Here at the top of the world, where North Slope tundra gives way to Arctic Ocean, it's achingly cold, dark without relief and, thanks to voters, totally dry.

Bars and liquor stores in the nation's northernmost community were shuttered in the late 1970s, but personal imports had been permitted. Two months ago, voters narrowly approved total prohibition to try to curb alcohol-related suicide, violence, accidents and birth defects.Ban boosters are enthusiastic, saying domestic disturbances are already way down and attendance is up at community gatherings.

"We've seen some people at these events stone sober that I don't think I've ever seen sober," said Ed Ward, deputy police chief of the North Slope Borough.

But foes of the ban on alcoholic cheer for the holidays, and all other days, bemoan the lack of things to do over a sunless winter and complain about infringements on personal freedom.

They collected the required 432 signatures to force second votes on ballot questions regarding possession and importation, hoping to force a return to "damp" status.

On Thursday, the City Council picked Feb. 21 for a special election on the alcohol ban. Don Long, Barrow's mayor, favors the ban and says he'll veto the election date before the council's Thursday meet-ing.

But the council has the four votes needed to override the veto. If the veto is not overridden, ban opponent Tom Nicolos says there may be court action to try to force the election.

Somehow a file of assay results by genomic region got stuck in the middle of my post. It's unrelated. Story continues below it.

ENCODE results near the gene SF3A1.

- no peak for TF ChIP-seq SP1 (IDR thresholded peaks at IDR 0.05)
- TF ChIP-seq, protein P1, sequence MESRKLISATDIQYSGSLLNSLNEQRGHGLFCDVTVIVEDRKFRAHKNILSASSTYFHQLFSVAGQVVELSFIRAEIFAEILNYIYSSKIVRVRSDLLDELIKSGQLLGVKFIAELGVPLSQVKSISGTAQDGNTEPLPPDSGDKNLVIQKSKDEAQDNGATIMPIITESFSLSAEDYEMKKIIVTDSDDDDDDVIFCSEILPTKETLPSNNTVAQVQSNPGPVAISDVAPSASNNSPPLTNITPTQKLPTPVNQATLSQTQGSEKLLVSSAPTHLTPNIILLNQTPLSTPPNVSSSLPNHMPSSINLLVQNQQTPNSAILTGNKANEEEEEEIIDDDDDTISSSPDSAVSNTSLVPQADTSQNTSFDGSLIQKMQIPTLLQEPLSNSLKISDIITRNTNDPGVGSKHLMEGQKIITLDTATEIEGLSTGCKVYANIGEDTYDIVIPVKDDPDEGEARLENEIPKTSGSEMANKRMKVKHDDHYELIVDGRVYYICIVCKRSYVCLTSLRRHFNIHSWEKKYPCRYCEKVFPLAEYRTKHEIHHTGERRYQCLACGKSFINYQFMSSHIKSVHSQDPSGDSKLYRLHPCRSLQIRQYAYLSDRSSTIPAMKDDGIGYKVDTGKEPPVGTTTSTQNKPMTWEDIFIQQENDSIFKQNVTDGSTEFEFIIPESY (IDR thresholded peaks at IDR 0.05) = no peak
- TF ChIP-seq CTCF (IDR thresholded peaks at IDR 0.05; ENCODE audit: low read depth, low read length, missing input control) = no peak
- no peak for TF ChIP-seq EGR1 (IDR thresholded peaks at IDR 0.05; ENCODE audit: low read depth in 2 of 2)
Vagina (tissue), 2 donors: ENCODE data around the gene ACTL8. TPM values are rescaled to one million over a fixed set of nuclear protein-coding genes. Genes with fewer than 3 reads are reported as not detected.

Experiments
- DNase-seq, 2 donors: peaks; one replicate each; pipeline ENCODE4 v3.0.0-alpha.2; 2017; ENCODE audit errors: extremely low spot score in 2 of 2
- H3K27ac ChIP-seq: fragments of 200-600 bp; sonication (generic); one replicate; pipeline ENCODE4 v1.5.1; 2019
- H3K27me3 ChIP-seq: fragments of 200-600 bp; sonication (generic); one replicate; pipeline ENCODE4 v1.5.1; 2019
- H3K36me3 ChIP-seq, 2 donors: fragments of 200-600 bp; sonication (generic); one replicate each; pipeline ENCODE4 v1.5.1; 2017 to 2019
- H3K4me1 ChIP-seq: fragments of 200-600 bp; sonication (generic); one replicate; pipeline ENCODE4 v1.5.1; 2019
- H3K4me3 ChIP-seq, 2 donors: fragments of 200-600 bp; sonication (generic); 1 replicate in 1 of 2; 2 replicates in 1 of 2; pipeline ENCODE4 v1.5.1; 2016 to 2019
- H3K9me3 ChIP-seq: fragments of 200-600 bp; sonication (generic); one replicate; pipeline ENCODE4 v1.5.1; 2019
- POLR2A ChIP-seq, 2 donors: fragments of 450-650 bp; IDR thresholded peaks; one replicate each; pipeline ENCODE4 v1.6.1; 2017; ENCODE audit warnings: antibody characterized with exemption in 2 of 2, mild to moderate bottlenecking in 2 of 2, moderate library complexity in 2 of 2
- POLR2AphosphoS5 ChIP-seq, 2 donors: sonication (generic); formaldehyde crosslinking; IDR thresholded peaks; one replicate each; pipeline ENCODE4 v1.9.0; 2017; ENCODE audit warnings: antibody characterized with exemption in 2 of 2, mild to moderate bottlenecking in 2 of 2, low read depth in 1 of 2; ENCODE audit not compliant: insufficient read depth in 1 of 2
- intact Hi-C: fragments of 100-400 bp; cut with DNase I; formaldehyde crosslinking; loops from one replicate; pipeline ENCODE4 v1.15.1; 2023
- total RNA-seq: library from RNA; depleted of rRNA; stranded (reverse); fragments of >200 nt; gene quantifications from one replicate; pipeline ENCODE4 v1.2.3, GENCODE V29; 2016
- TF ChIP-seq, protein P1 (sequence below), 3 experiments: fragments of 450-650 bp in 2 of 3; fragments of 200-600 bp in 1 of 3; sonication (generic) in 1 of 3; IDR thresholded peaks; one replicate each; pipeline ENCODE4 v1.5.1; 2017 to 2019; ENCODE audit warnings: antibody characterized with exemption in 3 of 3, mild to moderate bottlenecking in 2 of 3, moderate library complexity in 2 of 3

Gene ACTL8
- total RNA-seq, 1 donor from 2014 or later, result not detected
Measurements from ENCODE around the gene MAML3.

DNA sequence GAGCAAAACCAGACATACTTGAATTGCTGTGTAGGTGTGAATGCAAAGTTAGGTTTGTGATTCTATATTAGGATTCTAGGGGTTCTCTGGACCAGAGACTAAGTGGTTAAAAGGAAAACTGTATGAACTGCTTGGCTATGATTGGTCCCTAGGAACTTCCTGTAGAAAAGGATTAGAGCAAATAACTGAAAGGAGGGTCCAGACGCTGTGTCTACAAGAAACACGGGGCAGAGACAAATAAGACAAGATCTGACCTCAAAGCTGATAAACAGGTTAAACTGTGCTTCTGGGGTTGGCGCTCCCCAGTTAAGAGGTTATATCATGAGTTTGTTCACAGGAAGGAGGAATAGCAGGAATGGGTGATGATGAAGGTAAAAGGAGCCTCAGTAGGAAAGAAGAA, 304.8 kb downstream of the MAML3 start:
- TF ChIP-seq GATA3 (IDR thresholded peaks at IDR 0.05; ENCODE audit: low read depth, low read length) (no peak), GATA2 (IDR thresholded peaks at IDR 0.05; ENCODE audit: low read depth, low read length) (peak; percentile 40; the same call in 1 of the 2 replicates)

Nicolos is maintenance manager for Cape Smythe Air and a prime member of the Barrow Freedom Committee, which is organizing the repeal effort.

"If someone comes to my home, it's nice to be sociable and be able to offer them a beer or glass of wine," Nicolos said.

There's no sunlight from Nov. 18 to Jan. 24. A few hours of twilight straddle noon, followed by a midnight-deep shroud that descends by 4 p.m. In the darkness, blowing snow and the billowing exhausts of idling autos glow in the yellow light cast by mercury and tungsten lamps lining streets of hard-packed snow. Temperatures can dip to a piercing 50 below zero.

Drinking has been a customary way to pass time in Barrow. So choosing to do without is worthy of note, although the vote's significance lies less in Barrow's being the largest town in Alaska to go dry or the last one in the Minnesota-sized North Slope Borough than in its relatively diverse population.

About 80 Alaska Native communities ranging from 50 to 800 people had already banned booze.